I tried to hold off reading The Testaments, but as the hype built and then the reviews started arriving, I gave in, and read it in two days. Few books besides Harry Potter get the kind of build-up this had, including the major launch in London, the pre-publication Booker nomination, and the endless speculation in the newspapers. Well, I’ve read it, and I wasn’t disappointed. It is, of course, very different to The Handmaid’s Tale, first published in 1985, read all over the world including as an A-level text in the UK, and of course televised as the Hulu series. When the first book was published, Atwood famously said that there was nothing in it that hadn’t already happened somewhere in the world, but still, it felt very dystopian, a world away from most readers’ experiences. The twenty-first century is scarily like some of the dystopias of the past, though; sales of dystopian novels have risen, from 1984 to Naomi Alderman’s The Power. so this world of Gilead where a theocracy rules and controls women’s lives and bodies seems uncomfortably close to the bone.
So, the book. Offred (or June, as her real name is in the series) is only peripherally involved; this novel has three narrators, but the narrative is controlled and structured by Aunt Lydia, less bloodthirsty than in the TV series but equally fierce. (Apparently Atwood had told the producers they couldn’t kill Aunt Lydia off). The other two are teenage girls, Agnes Jemima, who has grown up in Gilead and knows nothing of the world beyond it, and Daisy, who grew up in Canada but ends up on a secret mission into Gilead. Aunt Lydia’s voice dominates, though, but not in the quiet, powerless way that Offred’s voice came across in the first book; this is a very different book, though framed by the trope of an academic conference of ‘Gilead Studies’. Sequels are never quite the same, though, so Atwood’s decision to embrace that difference in almost every way is a good one. And of course we will never be able to read The Testaments without the dramatic visuals of the TV series in our heads.
The Testaments offers the testimonies of women’s experiences of Gilead, then, as well as a confession, in Aunt Lydia’s case, and it is all about those three very different voices, filling in the blanks. These women are witnesses, and there is something compelling about their opportunity to tell their stories, in a place where women are silenced and most are even forbidden from writing. There is something quite postmodern about the book; this is in part due to its complex relationship with the TV series, which has taken on a life of its own and gone beyond the original book (although with Atwood’s blessing). Things that are part of the TV series (Baby Nicole; June’s real name, etc) appear in The Testaments, while other things are new (the blank-faced missionaries, the Pearl Girls, for example). It does feel as though a line is being delicately negotiated between the two written texts and the three series of The Handmaid’s Tale. The other interesting postmodern take is Aunt Lydia’s apparent awareness of her readers, combined with her ignorance of who that might be; it makes the reader almost complicit in her actions and it’s hard not to feel personally involved. She addresses the reader frequently, wondering who they are and under what circumstances they will read her narrative; she even, audaciously, suggests that the reader may be ‘a wish, a possibility, a phantom’ (p.173). There is something quite appealing about being accused of not existing by a fictional character.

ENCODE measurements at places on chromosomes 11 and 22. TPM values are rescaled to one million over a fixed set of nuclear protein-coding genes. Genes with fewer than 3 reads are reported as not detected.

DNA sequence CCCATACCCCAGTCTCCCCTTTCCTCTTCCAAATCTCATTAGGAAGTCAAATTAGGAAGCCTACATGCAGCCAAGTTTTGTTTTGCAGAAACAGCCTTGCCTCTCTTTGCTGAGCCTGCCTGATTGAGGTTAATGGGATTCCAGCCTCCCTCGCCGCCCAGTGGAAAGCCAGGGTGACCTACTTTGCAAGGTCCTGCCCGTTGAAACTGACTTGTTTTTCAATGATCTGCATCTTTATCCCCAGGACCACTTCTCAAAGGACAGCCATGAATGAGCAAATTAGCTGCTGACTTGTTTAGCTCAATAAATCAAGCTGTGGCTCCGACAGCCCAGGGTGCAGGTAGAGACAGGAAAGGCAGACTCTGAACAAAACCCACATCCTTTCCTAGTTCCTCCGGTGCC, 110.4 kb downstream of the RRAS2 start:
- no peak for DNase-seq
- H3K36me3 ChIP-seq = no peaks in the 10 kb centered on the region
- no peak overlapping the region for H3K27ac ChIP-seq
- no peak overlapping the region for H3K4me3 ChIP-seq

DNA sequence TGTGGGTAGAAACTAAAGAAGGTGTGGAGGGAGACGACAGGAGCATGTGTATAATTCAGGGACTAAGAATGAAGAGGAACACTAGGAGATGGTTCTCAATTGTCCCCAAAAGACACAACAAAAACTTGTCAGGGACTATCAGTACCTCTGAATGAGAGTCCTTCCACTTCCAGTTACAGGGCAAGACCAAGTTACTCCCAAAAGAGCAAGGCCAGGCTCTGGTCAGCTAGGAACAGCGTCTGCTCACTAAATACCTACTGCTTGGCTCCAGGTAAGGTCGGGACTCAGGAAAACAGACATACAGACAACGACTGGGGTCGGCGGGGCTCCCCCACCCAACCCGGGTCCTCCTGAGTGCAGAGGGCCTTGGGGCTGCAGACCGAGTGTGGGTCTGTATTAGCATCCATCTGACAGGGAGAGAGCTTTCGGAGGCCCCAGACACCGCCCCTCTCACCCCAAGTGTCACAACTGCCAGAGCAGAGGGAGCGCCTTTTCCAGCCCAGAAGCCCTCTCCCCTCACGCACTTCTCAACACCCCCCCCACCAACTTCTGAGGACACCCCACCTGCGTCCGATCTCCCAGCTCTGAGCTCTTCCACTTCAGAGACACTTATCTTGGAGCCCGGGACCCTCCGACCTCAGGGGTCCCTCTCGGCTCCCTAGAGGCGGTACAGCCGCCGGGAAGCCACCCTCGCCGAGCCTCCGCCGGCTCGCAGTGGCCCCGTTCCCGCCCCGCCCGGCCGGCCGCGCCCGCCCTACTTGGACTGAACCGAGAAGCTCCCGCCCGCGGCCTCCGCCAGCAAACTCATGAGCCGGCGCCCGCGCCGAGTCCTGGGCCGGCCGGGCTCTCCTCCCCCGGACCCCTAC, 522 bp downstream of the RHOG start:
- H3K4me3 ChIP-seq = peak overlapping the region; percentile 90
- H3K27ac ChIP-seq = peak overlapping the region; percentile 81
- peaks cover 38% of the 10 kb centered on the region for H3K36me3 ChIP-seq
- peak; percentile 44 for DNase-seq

The Testaments does give a lot of the answers that the last book and the TV series left me with. How did the coup occur that meant Gilead could begin? What happens to Baby Nicole, and June? How do they train the Aunts? This could be plodding, but it isn’t; there is a rapid narrative thrust to it which keeps the pages turning; but it’s not just a companion volume (I was worried that this would read like fan fiction to Atwood’s original novel) but instead a book with a thriller-style plot alongside the historical details. I’m reluctant to give too much away, but I will say that some of the ‘twists’ are easy to see coming, but are no less exciting for that.
It strikes me, reflecting a couple of days after I finished reading it, that there are two central issues at the heart of the novel. The first concerns the moral questions which Aunt Lydia’s testimony forces us to address. In a terrible situation, do you resist and die, or co-operate? And if you choose life, how do you live that life, and make it emotionally bearable? What makes a mother? How many good deeds does it take to right a wrong? How can we fight the evil in the world? The novel indicates answers, but gently leads us to wonder for ourselves how we might react to extreme circumstances. The other issue is the power of words, or, perhaps, power and words. The maxim goes that history is written by the victors, but we don’t get the sense that the women whose voices are presented in The Testaments are either winners or losers: they are all, in their different ways, victims, although they refuse that role. We only have their voices, and the academic paper at the end considers whether their voices are true, or if this is more ‘fake news’. But because they speak, we believe them for the power their words give them, and the disingenuousness with which they – even the manipulative Aunt Lydia – express themselves. It is not a slow or trying read, but the book is inherently acutely literary, informed by the canon of literature from Milton to Pope (mostly in the references by Aunt Lydia), and aware of its place in history and literature and the cultural reference points to which it is linked.